Social media and the philosophy of shame

Course Dates: 24/07/21 - 01/08/21
Time: 14:00 - 16:00
Location: Online
Tutors: 
What is shame and how has it evolved in social media cultures? This course by Anita Kasabova examines shame situations in social media. Negative and positive imports of shame are explored, using insights from Aristotle’s theory of shame.
This course may include content that some learners may find of a sensitive or challenging nature.
This course will be delivered online. See the ‘What is the course about?’ section in course details for more information.
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SKU
175405
Full fee £79.00 Senior fee £63.00 Concession £48.00

Course Code: HP190

Sat-Sun, day, 24 Jul - 01 Aug '21

Duration: 3 sessions (over 2 weeks)

Or call to enrol:020 7831 7831

Please note: We offer a wide variety of financial support to make courses affordable. Just visit our online Help Center for more information on a range of topics including fees, online learning and FAQs.

What is the course about?

Shame is a painful emotion one feels under the eyes of another person. Although directed towards the self, shame is usually elicited in a social context, alerting us to social norms. As we know, shame has undergone an industrial revolution due to the new technologies facilitating social media. Can we come to terms with online shaming and its destructive consequences? What norms are enforced by public shaming on social media? Is social media shame only negative or does it also have a positive side? Students will become familiar with Aristotle’s theory of shame and explore the common ground between his views and social media shame. We will discuss the polarities inherent in the shame-concept and, using a tool from semiotics, we will map the Aristotelian notions and show how they can be applied in analysing social media shame. We will also look into shame across different cultures. Participants are encouraged to share expressions of shame in their own cultures.
This course may include content that some learners may find of a sensitive or challenging nature.

This is a live online course. You will need:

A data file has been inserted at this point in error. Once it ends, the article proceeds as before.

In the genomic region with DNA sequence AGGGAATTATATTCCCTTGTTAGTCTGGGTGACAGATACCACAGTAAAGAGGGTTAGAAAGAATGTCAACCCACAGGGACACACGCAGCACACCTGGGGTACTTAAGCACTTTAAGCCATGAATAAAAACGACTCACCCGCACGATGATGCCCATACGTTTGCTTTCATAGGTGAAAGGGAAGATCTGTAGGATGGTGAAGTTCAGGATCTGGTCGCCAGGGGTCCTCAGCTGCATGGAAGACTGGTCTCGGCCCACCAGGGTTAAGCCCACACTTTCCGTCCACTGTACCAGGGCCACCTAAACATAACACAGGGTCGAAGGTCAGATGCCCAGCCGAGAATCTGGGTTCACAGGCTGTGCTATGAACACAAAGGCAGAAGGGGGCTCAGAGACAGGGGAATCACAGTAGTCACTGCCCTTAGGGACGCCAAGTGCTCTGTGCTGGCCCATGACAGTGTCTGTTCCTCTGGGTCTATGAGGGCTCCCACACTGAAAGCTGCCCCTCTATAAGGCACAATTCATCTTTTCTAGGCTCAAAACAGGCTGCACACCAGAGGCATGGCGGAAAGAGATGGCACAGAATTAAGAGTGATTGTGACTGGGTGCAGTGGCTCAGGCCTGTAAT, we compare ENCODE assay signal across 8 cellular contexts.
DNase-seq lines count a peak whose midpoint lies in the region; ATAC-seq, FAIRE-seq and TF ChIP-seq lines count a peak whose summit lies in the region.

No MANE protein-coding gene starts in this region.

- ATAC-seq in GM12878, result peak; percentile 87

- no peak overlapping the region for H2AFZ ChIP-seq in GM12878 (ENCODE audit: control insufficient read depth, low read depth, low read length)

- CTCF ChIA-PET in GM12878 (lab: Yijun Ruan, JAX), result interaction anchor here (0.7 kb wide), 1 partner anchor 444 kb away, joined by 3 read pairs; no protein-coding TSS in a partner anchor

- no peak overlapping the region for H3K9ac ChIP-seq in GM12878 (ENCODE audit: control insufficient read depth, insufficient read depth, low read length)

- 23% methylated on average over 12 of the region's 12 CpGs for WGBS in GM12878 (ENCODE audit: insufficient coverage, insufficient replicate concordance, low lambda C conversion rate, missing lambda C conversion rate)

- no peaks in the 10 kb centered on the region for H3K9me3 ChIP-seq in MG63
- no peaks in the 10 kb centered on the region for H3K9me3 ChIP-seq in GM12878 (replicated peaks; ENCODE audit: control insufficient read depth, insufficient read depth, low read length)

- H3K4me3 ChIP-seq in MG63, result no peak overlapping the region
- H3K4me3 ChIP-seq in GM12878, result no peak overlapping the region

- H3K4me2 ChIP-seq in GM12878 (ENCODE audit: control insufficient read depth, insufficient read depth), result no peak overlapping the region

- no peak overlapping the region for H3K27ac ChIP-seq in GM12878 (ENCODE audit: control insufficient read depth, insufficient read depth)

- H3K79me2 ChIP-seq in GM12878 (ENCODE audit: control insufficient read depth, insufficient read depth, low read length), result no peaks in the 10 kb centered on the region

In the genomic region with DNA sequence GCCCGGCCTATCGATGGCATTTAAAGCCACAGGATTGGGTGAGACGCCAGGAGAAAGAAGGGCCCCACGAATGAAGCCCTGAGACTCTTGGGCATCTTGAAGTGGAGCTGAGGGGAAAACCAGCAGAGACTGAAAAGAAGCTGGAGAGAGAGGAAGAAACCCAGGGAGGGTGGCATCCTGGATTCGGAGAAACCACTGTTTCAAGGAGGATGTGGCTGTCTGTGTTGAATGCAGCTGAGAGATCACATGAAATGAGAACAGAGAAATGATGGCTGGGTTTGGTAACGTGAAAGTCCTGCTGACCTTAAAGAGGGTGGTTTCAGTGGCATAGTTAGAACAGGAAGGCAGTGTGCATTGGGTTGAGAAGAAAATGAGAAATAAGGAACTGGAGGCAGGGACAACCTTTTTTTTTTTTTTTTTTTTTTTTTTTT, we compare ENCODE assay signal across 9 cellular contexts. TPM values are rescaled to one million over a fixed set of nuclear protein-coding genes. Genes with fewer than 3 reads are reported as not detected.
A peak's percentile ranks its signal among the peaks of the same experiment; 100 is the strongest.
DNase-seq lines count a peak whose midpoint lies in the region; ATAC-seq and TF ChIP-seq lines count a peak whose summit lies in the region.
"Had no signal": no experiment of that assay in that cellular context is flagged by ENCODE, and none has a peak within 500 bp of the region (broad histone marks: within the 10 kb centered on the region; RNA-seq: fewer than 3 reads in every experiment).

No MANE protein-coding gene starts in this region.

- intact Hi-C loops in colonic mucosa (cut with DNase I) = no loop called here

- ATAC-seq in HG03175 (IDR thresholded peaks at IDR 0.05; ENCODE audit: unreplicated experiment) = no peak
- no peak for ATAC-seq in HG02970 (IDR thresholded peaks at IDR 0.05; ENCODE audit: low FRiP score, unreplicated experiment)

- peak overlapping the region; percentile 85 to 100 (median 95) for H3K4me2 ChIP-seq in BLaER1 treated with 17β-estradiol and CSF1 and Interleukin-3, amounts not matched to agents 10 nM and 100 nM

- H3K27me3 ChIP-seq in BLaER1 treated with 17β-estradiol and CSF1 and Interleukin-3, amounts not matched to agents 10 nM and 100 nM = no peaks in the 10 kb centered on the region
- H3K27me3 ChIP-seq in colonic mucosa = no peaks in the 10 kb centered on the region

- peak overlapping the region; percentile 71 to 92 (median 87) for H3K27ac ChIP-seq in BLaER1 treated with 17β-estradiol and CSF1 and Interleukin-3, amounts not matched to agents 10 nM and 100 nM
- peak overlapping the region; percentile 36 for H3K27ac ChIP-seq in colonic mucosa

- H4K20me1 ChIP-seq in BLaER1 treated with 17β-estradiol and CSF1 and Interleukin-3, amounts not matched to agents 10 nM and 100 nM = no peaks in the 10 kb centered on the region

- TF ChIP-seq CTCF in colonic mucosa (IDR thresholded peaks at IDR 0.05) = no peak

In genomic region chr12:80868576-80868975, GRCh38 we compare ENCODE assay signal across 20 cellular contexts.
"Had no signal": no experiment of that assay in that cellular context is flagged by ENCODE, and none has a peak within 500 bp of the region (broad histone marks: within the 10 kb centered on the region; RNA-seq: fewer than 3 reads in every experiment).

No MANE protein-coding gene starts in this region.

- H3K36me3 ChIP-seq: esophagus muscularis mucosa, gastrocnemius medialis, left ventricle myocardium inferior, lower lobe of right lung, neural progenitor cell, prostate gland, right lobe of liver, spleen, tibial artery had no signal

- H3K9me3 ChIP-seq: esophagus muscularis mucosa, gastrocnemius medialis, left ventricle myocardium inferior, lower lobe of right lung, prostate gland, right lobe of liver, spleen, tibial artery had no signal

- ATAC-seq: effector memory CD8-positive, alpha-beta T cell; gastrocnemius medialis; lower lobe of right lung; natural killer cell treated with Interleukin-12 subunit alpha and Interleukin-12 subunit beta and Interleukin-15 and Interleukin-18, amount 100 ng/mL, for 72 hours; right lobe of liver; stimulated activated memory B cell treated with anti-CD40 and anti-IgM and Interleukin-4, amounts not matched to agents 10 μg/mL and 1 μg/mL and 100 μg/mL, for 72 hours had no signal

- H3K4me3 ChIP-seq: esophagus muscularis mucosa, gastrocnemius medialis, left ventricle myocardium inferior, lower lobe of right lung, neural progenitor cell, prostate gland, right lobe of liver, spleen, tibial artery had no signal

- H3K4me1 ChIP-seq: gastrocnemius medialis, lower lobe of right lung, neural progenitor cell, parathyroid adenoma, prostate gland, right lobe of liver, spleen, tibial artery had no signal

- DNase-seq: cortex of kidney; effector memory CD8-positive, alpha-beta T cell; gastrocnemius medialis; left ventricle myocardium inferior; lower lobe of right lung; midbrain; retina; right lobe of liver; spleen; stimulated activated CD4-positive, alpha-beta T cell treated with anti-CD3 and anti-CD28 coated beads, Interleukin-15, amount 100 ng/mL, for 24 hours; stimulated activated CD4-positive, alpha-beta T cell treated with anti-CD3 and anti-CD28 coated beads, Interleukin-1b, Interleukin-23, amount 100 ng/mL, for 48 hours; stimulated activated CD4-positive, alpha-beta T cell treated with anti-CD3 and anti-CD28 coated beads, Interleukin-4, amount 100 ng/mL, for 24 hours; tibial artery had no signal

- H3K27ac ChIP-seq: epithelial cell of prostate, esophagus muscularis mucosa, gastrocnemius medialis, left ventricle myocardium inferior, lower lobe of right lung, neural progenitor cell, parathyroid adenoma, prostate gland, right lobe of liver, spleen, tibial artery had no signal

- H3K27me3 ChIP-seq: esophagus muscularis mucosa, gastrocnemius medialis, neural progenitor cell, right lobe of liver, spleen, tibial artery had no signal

- Internet connection. The classes work best with Chrome.
- A computer with microphone and camera is best (e.g. a PC/laptop/iMac/MacBook), or a tablet/iPad/smart phone/iPhone if you don't have a computer.
- Earphones/headphones/speakers.
We will contact you with joining instructions before your course starts.

What will we cover?

We begin by briefly looking at historical accounts of shame and then examine philosophical and psychological perspectives on shame. For philosophers and cognitive psychologists, shame is a self-evaluative and self-reflective emotion. Students will become familiar with the current philosophical debate on whether shame is a social emotion or not. For psychologists, shame is a self-conscious and ‘soul-eating emotion’ (C.G. Jung) which makes a ‘ferocious attack on the self’ and threatens the social bond (Lewis, 1971, 1987). We will discuss the impact of this threat in social media shame. Students will explore the common ground between Aristotle’s views and social media shame, looking at cases recounted by J. Ronson (2015) in ‘So you’ve been publicly shamed’, and more recent examples. Using a method borrowed from semiotics, we will examine the negative and positive imports of shame outlined by certain psychologists (Lewis, Wurmser, Wong) and Aristotle. We will also explore various meanings of shame and its family of feelings across different languages and cultures, from fear and pain to social sanction and public disgrace.

What will I achieve?
By the end of this course you should be able to...

Understand and discuss key notions of shame used in philosophical and psychological theories
Understand Aristotle’s theory of shame and its common ground with social media shame.
Understand and discuss negative and positive imports of shame.
Analyse social media shame using a semiotic method.
Understand meanings of shame in different cultures.

What level is the course and do I need any particular skills?

This is an introductory course and no prior knowledge is required. The tutor will use a flexible approach to meet students’ needs.

How will I be taught, and will there be any work outside the class?

This is a live online course and will run in a seminar format. The tutor will give initial presentations, followed by Q&A and open discussion. Power-point presentations and other materials will be available for personal study.

Are there any other costs? Is there anything I need to bring?

None. Bring a pen/pencil & notebook, and a sense of curiosity for exploring shame and its roles in social media.

When I've finished, what course can I do next?

See our website for up-to-date information on upcoming philosophy courses.

We’re sorry. We don’t have a bio ready for the tutor of this class at the moment, but we’re working on it! Watch this space.